Royal Opera House Upper Tribunal case

24 Apr 2020

stack of money

The Upper Tribunal has recently handed down its decision in HM Revenue & Customs’ (HMRC’s) appeal against the decision of the First Tier Tax Tribunal (FTT) in May 2019.

The FTT had agreed that the Royal Opera House Covent Garden Foundation (ROH) had the right to input VAT recovery on the cost of staging productions at the Royal Opera House in Covent Garden. ROH uses the standard partial exemption method and had treated production costs as overheads of its business. 

The dispute surrounded HMRC exercising its powers to override the standard method on the basis that it was not fair and reasonable. The FTT addressed various issues regarding attribution and whether there was a direct and immediate link between the cost of production and various income streams of the ROH.

The FTT decided that the production cost had a direct and immediate link to programme sales, production specific sponsorship, shop sales of ROH recordings and production-related venue hire. It also found that the production costs had a direct and immediate link to catering income and ice cream sales. 

HMRC appealed against the finding that the production costs had a direct and immediate link to the catering and ice cream sales.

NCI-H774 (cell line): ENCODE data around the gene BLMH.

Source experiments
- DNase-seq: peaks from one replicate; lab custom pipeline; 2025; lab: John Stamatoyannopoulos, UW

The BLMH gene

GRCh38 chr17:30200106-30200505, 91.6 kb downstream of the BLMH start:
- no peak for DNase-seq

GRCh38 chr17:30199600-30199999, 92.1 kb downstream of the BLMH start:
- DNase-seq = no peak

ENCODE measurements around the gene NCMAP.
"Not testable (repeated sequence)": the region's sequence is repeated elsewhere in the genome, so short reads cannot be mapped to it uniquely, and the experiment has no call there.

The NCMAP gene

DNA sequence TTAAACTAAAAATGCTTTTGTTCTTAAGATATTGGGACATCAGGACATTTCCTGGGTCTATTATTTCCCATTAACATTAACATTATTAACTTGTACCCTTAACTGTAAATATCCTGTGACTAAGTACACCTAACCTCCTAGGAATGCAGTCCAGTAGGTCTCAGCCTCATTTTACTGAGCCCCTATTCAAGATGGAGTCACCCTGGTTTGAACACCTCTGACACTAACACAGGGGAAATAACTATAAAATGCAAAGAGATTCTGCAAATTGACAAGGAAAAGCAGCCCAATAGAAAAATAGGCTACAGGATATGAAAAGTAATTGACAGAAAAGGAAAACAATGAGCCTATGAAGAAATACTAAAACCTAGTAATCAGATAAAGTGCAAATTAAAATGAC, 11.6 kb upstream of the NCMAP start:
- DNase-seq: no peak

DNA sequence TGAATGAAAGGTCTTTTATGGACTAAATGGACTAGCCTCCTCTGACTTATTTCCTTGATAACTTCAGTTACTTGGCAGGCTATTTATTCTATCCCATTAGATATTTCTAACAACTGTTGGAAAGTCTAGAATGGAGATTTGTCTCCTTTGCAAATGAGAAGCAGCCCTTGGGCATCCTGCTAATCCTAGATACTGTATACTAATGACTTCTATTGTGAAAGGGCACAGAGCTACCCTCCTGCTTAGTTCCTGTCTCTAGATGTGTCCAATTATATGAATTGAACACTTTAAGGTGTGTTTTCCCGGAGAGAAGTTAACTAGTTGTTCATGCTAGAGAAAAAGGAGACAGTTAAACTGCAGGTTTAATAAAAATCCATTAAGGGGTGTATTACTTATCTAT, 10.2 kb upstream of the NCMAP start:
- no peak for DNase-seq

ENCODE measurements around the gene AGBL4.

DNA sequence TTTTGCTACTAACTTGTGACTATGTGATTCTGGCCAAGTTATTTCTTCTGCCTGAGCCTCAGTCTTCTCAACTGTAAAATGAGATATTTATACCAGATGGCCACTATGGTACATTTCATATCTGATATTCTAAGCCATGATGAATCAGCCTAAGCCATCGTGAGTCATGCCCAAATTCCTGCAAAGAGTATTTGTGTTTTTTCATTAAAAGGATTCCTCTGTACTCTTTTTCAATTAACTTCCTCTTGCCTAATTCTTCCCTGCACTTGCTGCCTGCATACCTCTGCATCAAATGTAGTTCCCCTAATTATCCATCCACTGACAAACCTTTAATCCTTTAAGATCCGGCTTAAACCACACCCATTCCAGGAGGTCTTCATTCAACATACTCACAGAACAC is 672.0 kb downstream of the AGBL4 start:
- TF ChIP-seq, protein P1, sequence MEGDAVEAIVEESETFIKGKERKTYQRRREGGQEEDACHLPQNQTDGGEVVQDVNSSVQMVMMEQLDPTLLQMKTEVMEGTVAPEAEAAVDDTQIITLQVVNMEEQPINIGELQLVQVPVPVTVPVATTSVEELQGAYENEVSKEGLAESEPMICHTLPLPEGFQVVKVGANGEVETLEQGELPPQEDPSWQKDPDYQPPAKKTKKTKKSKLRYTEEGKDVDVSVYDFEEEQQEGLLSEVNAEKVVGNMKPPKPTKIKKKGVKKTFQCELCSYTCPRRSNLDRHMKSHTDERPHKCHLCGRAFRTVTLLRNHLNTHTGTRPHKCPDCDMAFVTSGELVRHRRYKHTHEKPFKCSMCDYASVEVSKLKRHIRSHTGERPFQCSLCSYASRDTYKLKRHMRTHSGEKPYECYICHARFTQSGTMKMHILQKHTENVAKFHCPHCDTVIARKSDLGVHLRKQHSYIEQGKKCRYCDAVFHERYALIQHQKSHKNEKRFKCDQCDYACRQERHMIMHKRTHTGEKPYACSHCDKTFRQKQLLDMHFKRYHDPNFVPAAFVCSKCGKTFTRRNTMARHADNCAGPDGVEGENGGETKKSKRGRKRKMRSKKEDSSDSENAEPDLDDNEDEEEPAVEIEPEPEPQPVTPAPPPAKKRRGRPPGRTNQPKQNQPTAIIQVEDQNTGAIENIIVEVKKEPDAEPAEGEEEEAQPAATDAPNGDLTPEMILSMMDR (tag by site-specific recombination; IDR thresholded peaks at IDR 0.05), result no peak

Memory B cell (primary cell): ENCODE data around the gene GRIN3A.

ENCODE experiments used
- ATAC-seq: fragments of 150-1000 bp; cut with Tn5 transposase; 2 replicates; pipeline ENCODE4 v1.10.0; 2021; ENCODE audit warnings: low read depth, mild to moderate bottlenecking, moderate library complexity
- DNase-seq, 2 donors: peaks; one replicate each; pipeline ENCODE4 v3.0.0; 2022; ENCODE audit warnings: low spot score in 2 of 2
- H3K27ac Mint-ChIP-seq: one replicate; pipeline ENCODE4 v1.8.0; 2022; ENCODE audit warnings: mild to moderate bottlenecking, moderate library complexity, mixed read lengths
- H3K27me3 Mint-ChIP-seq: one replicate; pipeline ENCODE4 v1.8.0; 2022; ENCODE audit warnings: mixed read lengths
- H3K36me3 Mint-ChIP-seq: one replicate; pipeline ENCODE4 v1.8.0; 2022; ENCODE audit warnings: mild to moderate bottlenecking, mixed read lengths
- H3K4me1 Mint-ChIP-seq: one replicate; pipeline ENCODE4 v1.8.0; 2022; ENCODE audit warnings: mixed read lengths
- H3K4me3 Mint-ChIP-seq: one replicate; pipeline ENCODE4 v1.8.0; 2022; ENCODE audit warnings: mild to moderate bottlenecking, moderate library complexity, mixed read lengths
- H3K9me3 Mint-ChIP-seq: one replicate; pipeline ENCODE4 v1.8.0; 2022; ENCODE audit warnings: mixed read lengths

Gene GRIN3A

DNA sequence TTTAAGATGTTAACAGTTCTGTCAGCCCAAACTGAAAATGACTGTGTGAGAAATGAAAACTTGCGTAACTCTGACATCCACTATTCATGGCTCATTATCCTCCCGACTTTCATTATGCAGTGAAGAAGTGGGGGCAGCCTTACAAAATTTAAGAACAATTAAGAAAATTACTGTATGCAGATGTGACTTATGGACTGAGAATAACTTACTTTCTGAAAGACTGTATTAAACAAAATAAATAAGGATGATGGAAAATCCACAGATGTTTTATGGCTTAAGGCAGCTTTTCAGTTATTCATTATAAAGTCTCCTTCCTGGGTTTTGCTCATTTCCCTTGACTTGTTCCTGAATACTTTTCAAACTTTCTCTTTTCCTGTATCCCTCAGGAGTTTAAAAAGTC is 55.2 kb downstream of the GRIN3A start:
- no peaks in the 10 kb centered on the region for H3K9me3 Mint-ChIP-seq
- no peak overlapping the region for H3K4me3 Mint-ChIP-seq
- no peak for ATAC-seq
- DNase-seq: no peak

It was settled at the FTT that shop sales other than ROH production recordings, most venue hire and other production work were not directly linked to the production costs incurred.

The Upper Tribunal concluded that the link between the production costs and the catering supplies, and ice cream sales, is no more than an indirect link and as such could not be attributed to these elements. It held that this was in line with the recent CJEU decision in University of Cambridge and the Supreme Court decision in Frank Smart

Our view

It should be remembered that the dispute surrounded an override of the standard method. It was not disputed that production costs related to both exempt and taxable supplies of the ROH, but rather the extent to which production costs related to activities other than the performance. 

There is no suggestion in the decision that production costs are not non-attributable and theatres should consider how they have treated production costs. Theatres should also consider whether HMRC could argue that the standard, or other partial exemption methods, could be overridden on the basis that it is not fair and reasonable. Generally, the difference in input tax between the standard method and another method needs to be more than £50,000 before HMRC can trigger these provisions.